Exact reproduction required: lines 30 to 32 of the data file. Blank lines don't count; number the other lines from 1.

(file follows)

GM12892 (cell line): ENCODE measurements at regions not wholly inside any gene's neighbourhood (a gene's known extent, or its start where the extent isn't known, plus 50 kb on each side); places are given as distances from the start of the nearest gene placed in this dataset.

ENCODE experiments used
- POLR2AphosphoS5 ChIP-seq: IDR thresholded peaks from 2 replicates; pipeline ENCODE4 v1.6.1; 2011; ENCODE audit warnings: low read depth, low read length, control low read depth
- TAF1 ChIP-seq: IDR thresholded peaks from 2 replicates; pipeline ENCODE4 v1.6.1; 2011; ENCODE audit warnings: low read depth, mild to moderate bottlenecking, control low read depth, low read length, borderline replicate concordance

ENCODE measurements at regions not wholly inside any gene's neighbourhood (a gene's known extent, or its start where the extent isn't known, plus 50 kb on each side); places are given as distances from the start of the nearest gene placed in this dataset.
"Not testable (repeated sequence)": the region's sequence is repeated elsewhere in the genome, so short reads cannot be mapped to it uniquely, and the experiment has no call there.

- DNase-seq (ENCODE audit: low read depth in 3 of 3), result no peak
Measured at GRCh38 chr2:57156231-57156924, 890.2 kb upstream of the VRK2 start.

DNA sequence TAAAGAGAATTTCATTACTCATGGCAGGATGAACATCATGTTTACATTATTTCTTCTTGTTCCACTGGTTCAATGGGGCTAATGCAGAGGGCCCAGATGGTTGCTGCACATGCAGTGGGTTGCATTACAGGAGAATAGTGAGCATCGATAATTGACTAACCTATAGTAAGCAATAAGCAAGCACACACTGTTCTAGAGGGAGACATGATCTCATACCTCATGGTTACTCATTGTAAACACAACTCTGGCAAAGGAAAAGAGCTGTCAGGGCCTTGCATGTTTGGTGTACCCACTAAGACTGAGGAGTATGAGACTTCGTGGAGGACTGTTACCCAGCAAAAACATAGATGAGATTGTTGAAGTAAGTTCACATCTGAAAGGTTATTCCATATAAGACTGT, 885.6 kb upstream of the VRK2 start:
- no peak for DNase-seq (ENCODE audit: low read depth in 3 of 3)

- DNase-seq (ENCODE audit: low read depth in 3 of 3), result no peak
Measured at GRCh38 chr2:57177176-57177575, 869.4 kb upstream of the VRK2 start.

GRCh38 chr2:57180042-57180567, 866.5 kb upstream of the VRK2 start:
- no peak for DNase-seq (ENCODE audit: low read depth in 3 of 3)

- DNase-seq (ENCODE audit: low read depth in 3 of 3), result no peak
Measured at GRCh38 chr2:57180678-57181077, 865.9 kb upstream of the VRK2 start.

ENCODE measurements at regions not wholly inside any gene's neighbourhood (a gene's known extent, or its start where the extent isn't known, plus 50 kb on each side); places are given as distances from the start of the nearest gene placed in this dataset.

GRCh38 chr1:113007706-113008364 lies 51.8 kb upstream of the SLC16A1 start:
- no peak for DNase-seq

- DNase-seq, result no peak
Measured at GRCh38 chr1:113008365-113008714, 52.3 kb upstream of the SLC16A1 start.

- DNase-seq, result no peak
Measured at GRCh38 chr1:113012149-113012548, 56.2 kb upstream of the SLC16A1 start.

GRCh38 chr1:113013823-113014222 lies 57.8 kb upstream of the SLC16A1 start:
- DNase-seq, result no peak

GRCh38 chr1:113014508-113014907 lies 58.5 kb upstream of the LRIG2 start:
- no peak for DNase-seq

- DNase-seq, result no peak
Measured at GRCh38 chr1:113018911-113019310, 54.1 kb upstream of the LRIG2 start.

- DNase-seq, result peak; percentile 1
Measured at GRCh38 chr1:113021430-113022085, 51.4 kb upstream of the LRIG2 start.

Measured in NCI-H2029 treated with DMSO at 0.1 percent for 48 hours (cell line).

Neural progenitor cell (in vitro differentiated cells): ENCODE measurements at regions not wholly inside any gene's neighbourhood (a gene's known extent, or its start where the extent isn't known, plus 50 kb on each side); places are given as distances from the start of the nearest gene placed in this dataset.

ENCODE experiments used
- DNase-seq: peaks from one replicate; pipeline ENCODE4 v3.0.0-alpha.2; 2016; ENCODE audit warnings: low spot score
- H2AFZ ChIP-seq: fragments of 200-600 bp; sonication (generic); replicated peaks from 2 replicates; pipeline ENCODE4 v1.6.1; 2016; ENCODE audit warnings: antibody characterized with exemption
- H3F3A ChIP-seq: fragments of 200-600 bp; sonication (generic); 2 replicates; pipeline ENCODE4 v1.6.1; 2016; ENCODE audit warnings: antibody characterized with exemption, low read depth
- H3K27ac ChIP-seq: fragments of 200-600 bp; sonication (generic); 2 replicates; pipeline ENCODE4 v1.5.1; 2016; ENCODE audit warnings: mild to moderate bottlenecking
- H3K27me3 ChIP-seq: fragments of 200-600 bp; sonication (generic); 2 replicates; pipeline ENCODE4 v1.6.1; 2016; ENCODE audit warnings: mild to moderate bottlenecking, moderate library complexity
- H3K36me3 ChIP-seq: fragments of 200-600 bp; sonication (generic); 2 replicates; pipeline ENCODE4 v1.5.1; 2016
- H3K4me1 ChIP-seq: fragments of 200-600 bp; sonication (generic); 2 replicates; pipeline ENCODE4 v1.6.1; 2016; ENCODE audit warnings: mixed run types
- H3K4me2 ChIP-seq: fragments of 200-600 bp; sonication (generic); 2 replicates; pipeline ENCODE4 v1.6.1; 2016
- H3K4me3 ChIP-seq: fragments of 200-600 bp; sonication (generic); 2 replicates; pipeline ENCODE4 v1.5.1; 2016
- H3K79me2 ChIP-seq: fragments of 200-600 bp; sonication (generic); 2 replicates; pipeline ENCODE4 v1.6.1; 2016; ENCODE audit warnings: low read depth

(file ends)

- DNase-seq, result peak; percentile 1
Measured at GRCh38 chr1:113021430-113022085, 51.4 kb upstream of the LRIG2 start.

Measured in NCI-H2029 treated with DMSO at 0.1 percent for 48 hours (cell line).